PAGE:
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Wear may have made shuttle's wing weak

17 March 2003

Columbia accident investigators are focusing more attention on the possibility that the protective leading edge of the spaceship's left wing may have been weakened by wear before the flight, making it more vulnerable when debris hit the wing on takeoff or possibly in space.

The scrutiny is on the tough, heat-resistant material that protects the edge from the searing heat of re-entry. Columbia broke apart Feb. 1, killing all seven astronauts. The left wing has been the focal point since then because a piece of foam insulation broke off the external fuel tank and bashed into the wing during takeoff Jan. 16.

Most public attention has swirled around possible damage to the tiles that form the heat shield on much of the wing. But questions have turned to the leading edge:

- A new analysis shows that the insulation struck the leading edge on the underside of the wing.
- Ongoing tests in a NASA wind tunnel show that the forces pulling the shuttle's nose to the left during re-entry were the result of a major distortion of the left wing, such as the loss of four or more of the 22 panels that make up the leading edge.
- Tiny pinholes can form in the material that protects the leading edge. Those pinholes can lead to small cavities hidden beneath the surface.
- Members of the Columbia Accident Investigation Board are examining whether pre-flight inspections of the panels are sensitive enough to detect hidden damage.

The leading edge is one of the parts of the shuttle that heats up the most when the spacecraft re-enters the Earth's atmosphere. To protect it, engineers needed something more resilient than the tile that protects much of the shuttle.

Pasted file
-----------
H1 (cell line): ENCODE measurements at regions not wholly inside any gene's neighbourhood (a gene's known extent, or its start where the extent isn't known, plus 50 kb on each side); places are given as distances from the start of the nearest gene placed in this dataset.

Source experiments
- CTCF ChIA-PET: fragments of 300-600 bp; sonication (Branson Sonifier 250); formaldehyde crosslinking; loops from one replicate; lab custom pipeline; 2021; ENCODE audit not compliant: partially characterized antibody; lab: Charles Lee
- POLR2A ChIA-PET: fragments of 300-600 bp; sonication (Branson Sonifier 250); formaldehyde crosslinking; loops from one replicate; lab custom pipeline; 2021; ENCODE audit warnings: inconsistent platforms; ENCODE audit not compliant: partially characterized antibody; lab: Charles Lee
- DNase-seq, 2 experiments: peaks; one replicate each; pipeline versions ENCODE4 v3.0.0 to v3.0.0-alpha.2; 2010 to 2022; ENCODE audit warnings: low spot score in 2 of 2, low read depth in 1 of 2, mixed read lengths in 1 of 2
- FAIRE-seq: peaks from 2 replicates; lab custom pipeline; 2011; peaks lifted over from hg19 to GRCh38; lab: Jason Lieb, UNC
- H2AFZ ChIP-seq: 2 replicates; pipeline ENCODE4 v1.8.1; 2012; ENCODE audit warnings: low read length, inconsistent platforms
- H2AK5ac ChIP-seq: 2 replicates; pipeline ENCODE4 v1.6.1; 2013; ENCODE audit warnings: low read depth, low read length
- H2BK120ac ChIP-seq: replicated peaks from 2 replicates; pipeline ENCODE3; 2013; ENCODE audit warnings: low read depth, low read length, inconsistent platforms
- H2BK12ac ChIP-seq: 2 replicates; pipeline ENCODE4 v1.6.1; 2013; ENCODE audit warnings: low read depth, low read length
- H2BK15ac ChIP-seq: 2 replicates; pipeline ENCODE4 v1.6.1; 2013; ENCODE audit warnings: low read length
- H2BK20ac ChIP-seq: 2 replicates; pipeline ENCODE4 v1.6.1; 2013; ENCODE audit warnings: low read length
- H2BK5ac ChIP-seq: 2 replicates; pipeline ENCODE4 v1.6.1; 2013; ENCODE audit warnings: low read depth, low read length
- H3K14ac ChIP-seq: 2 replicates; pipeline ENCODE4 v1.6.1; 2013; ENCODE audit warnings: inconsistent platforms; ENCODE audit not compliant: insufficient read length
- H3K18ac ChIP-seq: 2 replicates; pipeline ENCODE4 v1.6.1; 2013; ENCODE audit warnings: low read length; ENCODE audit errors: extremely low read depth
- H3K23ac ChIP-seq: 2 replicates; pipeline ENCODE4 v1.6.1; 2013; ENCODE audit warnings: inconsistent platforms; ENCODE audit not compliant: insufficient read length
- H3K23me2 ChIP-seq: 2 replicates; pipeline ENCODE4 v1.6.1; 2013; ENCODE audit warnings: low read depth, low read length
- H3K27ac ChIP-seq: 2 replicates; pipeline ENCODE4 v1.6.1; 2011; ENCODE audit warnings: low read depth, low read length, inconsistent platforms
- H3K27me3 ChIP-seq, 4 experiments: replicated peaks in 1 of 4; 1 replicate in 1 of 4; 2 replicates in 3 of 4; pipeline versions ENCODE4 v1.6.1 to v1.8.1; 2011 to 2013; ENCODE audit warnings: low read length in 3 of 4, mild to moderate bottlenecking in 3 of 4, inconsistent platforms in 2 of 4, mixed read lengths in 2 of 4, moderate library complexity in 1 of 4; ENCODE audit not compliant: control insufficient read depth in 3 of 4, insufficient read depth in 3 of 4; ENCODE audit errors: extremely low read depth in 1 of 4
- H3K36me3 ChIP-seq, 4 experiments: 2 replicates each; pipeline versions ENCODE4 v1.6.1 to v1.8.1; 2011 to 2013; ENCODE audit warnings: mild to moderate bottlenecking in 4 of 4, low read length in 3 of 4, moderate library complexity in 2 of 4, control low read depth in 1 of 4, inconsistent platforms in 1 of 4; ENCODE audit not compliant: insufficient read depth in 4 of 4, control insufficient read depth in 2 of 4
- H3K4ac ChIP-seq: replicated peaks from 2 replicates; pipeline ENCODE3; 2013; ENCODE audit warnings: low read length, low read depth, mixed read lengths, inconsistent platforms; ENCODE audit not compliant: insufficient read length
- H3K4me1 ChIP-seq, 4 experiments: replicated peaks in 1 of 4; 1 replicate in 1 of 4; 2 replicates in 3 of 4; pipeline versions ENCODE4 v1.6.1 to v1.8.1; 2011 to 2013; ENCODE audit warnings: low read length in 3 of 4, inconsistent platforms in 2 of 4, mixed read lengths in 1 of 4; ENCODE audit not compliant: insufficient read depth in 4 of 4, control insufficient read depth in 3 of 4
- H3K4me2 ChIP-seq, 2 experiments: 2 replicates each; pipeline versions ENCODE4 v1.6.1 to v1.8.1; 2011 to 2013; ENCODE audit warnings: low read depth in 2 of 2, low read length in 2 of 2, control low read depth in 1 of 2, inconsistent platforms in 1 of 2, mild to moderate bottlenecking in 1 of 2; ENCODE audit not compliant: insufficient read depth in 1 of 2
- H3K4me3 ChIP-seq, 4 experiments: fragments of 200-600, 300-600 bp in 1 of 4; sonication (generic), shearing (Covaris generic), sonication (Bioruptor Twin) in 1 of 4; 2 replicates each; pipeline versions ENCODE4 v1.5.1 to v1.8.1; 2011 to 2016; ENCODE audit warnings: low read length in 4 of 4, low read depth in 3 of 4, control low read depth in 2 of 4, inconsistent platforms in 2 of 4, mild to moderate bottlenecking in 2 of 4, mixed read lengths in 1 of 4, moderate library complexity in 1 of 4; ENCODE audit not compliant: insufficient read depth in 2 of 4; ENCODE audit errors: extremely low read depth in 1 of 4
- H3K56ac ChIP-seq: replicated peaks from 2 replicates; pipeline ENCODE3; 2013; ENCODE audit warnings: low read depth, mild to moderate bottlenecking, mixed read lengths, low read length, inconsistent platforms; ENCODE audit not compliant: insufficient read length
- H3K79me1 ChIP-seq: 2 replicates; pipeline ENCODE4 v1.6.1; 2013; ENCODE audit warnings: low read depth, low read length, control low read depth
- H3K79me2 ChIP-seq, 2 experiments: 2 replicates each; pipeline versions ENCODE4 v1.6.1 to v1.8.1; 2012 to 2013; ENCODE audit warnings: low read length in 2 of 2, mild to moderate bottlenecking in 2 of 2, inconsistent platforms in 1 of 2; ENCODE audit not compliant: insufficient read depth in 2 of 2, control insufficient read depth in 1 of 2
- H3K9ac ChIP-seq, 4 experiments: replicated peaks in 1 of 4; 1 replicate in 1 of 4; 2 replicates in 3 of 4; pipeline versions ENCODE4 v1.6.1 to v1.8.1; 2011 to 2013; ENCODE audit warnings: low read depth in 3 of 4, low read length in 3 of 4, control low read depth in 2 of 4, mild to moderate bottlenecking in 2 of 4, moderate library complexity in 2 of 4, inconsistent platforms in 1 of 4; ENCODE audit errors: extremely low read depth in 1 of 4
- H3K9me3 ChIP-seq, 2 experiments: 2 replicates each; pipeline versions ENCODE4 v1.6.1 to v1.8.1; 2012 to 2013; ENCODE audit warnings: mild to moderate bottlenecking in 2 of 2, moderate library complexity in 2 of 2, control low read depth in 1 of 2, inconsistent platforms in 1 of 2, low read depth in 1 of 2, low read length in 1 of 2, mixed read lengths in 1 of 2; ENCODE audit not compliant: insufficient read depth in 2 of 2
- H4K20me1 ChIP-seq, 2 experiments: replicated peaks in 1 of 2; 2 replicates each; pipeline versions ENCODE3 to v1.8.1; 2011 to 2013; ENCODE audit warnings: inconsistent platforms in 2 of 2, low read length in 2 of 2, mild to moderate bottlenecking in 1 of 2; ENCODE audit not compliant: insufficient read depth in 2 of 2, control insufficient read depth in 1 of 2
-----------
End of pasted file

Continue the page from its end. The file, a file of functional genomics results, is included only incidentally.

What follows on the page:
They chose reinforced carbon-carbon. This mixture of carbon fibers and carbon filler can heat to more than 2,800 degrees without melting.

Just behind the panels are the wing spars. They are aluminum, which melts at about 1,200 degrees. A failure of the panels could be catastrophic.

The carbon-carbon material can burn fiercely if exposed to oxygen during the heat of re-entry. To prevent that, a coating is baked on to it.

After numerous re-entries, tiny pinholes can form in the coating. Just enough oxygen flows through the pinholes to burn or melt away bits of the carbon-carbon. Tiny cavities are formed. The cavities themselves are probably no danger, says Robert Rapp a retired Ohio State University researcher who studies high-temperature materials and helped NASA scientists with pinhole research. But if something heavy hit a panel speckled with pinholes, ''that could be a different story,'' Rapp says. It ''could cause a fracture in the coating. If you lost a small amount of coating, you'd be in serious trouble.''

Besides the pinholes, more significant ''dings'' have been recorded in the leading edge six times in the past 12 years, according to the accident investigation board. Some of those dings came from collisions with micrometeoroids, tiny rocks in space.

Studies show that a hit from even a tiny bit of space debris could create an inch-wide hole. Board chairman Harold Gehman has said a pinhole alone would be ''highly unlikely'' to lead to the loss of a panel.

But, he said, debris striking panels that have pinholes and dings could ''do some damage.'' The carbon-carbon panels are tough, so NASA engineers are shocked that the investigation board is looking at them as a potential culprit.

But outside engineers say that if something hard struck, a panel could be shaken loose. ''If you hit it with a hammer, you certainly have the potential to break it,'' says a reinforced carbon-carbon specialist who asked not to be named. ''The foam (could have) hit that at high speed. That could be a problem, too.''